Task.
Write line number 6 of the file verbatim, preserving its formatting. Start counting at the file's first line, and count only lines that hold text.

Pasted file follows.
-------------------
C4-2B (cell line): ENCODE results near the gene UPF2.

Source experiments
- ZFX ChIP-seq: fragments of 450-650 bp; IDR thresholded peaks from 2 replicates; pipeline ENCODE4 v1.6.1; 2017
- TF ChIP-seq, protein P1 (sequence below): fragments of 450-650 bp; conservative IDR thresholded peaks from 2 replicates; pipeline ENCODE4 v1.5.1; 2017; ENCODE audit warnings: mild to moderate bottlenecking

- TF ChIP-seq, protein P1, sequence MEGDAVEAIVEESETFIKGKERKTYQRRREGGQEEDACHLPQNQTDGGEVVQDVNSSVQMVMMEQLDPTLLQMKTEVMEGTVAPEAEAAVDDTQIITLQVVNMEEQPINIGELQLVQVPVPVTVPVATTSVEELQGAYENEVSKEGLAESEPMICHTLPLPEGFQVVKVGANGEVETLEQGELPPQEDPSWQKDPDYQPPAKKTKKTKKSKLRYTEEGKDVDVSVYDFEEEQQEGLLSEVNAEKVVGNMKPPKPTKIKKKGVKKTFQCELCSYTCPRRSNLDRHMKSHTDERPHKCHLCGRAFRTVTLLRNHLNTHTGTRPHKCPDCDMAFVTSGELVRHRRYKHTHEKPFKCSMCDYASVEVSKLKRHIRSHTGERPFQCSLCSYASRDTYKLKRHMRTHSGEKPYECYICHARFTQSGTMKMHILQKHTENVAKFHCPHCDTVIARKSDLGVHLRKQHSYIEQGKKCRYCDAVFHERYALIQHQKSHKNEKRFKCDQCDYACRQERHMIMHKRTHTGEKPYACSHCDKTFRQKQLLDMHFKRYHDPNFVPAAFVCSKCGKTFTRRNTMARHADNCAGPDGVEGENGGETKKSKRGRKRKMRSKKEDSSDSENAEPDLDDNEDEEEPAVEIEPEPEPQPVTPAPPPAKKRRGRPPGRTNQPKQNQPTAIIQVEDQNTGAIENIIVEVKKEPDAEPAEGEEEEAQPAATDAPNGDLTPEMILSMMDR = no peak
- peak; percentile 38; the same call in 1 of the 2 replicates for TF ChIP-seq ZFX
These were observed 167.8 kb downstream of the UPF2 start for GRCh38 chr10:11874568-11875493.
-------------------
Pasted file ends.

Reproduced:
- peak; percentile 38; the same call in 1 of the 2 replicates for TF ChIP-seq ZFX